When we search for something on the internet, either through a search engine like Google or a site's dedicated search, we're showing our intent. Our exact intent isn't always obvious, a search for "Italian coffee maker" could indicate we want to purchase an stove top espresso maker, or that we're looking for instructions on how to brew Italian style coffee, or even trying to find an Italian coffee shop. Most modern search engines, however, do a fairly good job of guessing what we might be interested in and showing us results we're interested in. It is this intent that makes search engines so important.
If you own a website, you of course want your site to be considered among the most relevant for searches that apply to your site. But what are the best searches to optimize for? It's easy to generate a short list of terms that seem important, but are people really searching for those terms? Your site analytics will tell you which terms are sending traffic your way via various search engines, but which terms are you missing? Also, wouldn't it be great to know which terms are sending traffic to your competitors, and how important they are?
This is where Alexa Search Analytics comes in.
There are three pieces of data we present: Search Traffic, Top Keywords from Search Traffic, and Search Terms with a High Web-Wide Ranking Driving Traffic.
Search Traffic is an estimate of the percentage of visits to the site that come from search engines. The goal of most Search Engine Optimization (SEO) initiatives is to increase the percentage of quality traffic to a site coming from search engines, and Search Traffic indicates how well this is working. In the example to the right, the numbers are steady at slightly under 1 in 3 visits coming from search engines. What does this graph say about your competitors? Are the numbers climbing, indicating that they recently launched a successful SEO initiative? How do their SEO efforts compare to yours?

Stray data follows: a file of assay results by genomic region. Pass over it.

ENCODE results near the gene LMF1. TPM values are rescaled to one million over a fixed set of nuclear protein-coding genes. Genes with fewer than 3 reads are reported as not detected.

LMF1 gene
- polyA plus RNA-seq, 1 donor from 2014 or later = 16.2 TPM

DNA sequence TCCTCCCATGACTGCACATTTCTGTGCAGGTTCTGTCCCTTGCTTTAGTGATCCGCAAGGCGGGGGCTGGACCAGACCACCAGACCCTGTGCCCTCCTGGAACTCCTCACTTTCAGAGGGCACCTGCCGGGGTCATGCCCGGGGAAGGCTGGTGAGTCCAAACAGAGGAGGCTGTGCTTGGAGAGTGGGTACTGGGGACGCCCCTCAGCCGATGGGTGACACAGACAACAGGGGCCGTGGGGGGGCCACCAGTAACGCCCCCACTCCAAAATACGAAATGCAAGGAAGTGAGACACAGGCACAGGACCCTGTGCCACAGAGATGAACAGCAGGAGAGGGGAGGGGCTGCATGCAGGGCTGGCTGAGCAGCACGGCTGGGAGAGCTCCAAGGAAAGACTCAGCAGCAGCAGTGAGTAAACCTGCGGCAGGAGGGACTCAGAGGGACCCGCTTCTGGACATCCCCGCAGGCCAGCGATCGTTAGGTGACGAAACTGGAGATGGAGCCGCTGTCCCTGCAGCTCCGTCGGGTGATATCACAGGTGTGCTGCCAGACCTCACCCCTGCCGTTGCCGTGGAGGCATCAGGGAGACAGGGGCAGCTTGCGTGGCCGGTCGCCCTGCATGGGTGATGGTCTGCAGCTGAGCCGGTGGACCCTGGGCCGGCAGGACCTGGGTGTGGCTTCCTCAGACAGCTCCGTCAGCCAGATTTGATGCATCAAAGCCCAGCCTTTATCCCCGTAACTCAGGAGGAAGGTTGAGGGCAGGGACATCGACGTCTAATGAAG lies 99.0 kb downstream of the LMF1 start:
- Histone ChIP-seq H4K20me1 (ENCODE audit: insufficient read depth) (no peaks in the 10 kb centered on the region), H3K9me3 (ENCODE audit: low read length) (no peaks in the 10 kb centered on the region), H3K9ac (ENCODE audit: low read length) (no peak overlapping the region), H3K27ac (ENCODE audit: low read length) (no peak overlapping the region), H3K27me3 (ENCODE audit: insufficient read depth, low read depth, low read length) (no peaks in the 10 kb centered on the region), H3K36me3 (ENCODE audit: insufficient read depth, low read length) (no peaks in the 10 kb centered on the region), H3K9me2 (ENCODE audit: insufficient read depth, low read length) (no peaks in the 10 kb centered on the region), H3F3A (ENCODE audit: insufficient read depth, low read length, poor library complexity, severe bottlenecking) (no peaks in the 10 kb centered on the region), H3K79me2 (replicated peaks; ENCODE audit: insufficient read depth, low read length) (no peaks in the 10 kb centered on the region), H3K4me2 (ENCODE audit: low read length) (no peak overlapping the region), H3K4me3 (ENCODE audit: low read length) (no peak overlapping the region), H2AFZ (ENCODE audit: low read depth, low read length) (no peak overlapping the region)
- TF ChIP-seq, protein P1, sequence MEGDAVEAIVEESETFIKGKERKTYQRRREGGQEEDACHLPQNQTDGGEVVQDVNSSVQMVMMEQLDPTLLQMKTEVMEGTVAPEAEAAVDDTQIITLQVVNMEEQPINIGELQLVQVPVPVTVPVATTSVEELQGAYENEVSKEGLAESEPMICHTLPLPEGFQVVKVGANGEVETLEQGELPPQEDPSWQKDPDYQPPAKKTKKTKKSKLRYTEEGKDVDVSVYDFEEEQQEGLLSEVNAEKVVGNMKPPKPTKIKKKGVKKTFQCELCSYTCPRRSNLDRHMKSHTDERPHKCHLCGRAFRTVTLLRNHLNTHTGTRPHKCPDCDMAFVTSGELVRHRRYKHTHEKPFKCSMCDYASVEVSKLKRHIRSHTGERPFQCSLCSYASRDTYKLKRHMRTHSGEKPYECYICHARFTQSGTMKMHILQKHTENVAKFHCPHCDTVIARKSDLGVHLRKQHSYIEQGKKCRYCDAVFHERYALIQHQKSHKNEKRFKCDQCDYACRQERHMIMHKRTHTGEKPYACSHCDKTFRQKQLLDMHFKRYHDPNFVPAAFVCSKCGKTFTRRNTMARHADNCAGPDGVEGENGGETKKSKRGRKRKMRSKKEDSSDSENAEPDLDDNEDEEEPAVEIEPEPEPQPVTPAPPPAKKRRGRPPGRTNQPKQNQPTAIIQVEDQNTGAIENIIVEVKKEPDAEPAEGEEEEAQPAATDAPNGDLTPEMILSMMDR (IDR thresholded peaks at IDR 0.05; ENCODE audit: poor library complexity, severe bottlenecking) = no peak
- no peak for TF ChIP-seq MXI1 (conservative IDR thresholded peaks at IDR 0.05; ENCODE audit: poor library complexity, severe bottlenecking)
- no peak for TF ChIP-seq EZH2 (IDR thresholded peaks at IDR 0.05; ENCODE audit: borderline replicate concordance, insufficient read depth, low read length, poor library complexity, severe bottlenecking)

Next are the Top Keywords from Search Traffic. These are the keywords and keyword phrases driving traffic the most traffic to the site. In the example, the top 10 keyword phrases account for less than 3.5% of the total search engine traffic, meaning that this site is optimized for a wide range of phrases. This is good, because the more phases search engines consider you relevant to, the more potential traffic you can drive to your site. What does your site analytics say about your keywords? What do we say about your competitors? Do they have a wider variety of terms leading to their site? If so, you might start thinking about ways to improve your SEO.
Lastly are the Search Terms with a High Web-Wide Ranking Driving Traffic. These are the important terms, because they're there keyword terms and phrases that are driving significant amounts of traffic to the site you are analyzing. The relative importance of the phrases to the site is indicated by the green bar. In the example to the right, which has been truncated for space, we again see a wide variety of terms. These are often different from the Top Keywords, because again this list takes into account how popular the term itself is. You can, however, and should ask similar questions. What does this list say about your competitor's SEO? Is it dominated by a few words, or is there a broad range? How do you compare? Can you identify phrases that offer you the best opportunities?
Thoughts? Then please leave a comment below! Note, however, that all comments are moderated, and comments containing URLs will be deleted. You can also reach us through twitter, either @AlexaInternet or me personally @wcoburn. And, as always, you can leave us a message in the Alexa Forums. I am very interested to hear what you have to say about this.